Skip to main content


Relationship between Icodextrin use and decreased level of small low-density lipoprotein cholesterol fractioned by high-performance gel permeation chromatography

Article metrics



Because of the absorption of glucose in peritoneal dialysis (PD) solution, PD patients show an atherogenic lipid profile, which is predictive of poor survival in PD patients. Lipoprotein subclasses consist of a continuous spectrum of particles of different sizes and densities (fraction). In this study, we investigated the lipoprotein fractions in PD patients with controlled serum low-density lipoprotein (LDL) cholesterol level, and evaluated the effects of icodextrin on lipid metabolism.


Forty-nine PD patients were enrolled in this cross-sectional study in Japan. The proportions of cholesterol levels to total cholesterol level (cholesterol proportion) in 20 lipoprotein fractions were measured using an improved method of high-performance gel permeation chromatography (HPGPC).


Twenty-six patients used icodextrin. Although no significant differences in cholesterol levels in LDL and high-density lipoprotein (HDL) were observed between the patients using icodextrin (icodextrin group) and control groups, HPGPC showed that the icodextrin group had significantly lower cholesterol proportions in the small LDL (t-test, p=0.053) and very small LDL (p=0.019), and significantly higher cholesterol proportions in the very large HDL and large HDL than the control group (p=0.037; p=0.066, respectively). Multivariate analysis adjusted for patient characteristics and statin use showed that icodextrin use was negatively associated with the cholesterol proportions in the small LDL (p=0.037) and very small LDL (p=0.026), and positively with those in the very large HDL (p=0.040), large HDL (p=0.047), and medium HDL (p=0.009).


HPGPC showed the relationship between icodextrin use and the cholesterol proportions in lipoprotein fractions in PD patients. These results suggest that icodextrin may improve atherogenic lipid profiles in a manner different from statin.


Cardiovascular disease (CVD) is one of the leading causes of death in patients on peritoneal dialysis (PD) [1, 2]. One of the risk factors of CVD is dyslipidemia. The kidney disease outcomes quality initiative (K/DOQI) reported that 78.6% of PD patients need treatment for dyslipidemia [3].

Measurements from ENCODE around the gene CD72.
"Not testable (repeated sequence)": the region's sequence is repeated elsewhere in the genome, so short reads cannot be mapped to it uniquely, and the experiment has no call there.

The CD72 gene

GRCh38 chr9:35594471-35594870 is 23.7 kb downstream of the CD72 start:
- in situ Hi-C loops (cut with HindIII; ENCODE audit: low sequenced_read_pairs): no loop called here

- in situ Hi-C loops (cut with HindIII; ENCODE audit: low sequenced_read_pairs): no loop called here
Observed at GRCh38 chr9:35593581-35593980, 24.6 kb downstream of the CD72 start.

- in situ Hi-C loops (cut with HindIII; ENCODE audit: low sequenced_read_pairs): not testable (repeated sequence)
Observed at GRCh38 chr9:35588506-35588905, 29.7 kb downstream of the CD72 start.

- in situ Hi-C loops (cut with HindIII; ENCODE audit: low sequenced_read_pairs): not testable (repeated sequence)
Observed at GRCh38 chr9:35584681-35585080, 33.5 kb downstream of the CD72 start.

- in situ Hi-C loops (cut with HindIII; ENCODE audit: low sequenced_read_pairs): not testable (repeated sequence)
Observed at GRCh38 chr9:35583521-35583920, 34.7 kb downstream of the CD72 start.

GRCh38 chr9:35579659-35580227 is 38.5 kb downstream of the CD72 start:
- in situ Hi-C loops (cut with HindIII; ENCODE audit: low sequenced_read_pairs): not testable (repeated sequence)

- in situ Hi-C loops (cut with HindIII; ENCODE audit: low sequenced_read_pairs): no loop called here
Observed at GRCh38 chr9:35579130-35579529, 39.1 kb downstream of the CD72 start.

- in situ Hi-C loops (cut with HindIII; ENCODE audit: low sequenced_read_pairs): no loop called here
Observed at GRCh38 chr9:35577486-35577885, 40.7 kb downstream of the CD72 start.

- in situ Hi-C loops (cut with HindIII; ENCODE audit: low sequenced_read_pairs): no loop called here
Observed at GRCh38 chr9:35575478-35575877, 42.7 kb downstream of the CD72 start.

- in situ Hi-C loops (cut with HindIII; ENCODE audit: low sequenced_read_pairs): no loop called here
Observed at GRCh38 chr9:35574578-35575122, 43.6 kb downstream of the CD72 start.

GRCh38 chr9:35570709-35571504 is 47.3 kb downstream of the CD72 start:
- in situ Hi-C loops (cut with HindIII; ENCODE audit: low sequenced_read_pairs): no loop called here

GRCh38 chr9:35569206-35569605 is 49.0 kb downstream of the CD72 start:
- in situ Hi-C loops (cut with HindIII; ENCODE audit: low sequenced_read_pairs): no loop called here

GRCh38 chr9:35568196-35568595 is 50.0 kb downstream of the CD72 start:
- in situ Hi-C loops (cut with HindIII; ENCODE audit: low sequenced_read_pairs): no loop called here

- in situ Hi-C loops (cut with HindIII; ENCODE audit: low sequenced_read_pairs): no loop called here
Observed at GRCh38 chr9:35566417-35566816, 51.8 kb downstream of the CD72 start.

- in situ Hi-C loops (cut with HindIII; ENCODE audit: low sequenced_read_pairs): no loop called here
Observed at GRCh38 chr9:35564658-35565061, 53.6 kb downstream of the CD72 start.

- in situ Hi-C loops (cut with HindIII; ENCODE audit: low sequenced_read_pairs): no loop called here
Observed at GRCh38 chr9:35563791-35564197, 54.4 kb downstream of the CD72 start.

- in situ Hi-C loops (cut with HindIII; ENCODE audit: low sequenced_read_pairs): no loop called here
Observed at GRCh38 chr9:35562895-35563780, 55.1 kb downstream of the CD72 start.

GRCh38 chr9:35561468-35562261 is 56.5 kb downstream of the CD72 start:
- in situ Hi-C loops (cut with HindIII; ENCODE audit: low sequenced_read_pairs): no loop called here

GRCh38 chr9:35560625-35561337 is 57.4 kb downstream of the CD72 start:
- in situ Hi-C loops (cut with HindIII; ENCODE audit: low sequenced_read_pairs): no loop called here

Lipoprotein subfractions consist of a continuous spectrum of particles of different sizes and densities. Small dense low-density lipoproteins (LDLs) and high-density lipoproteins (HDLs) are related to CVD events [4, 5]. PD patients tend to show high levels of total cholesterol, LDL cholesterol (LDL-C), triglyceride (TG), and small dense LDL-C with a low level of HDL cholesterol (HDL-C) [6].

Icodextrin is a starch-derived, branched, water-soluble glucose polymer, a colloid osmotic agent, and derived from maltodextrin. It is used in the form of an aqueous solution for PD. The effect of icodextrin on cholesterol level has not been established yet. According to some reports, icodextrin does not change total cholesterol level [7, 8]. On the other hand, there are reports that icodextrin increases HDL-C level and decreases LDL-C and TG levels [9, 10], and there is a report that icodextrin decreases small dense LDL levels [11]. TG level is reduced by icodextrin [9, 10, 12]. However, the effect of icodextrin on lipoprotein subclasses has not been fully clarified yet.

The typical lipid profile of PD patients is atherogenic. However, there has been no clinical trial that determines whether all PD patients with dyslipidemia should receive lipid treatment for the prevention of CVD. It is important to study in the detail the lipoprotein subclasses in PD patients to prevent the occurrence of CVD in these patients. We previously established a method of high-performance gel permeation chromatography (HPGPC), which can separate lipoproteins into 20 fractions, and reported that small LDL-C and very small LDL-C levels positively correlate with visceral fat area [13, 14]. Therefore, the aim of this study is to investigate the lipid profiles at subclass levels in PD patients and evaluate the relationship between icodextrin and lipid profiles, particularly cholesterol levels, by HPGPC.


Study design and study population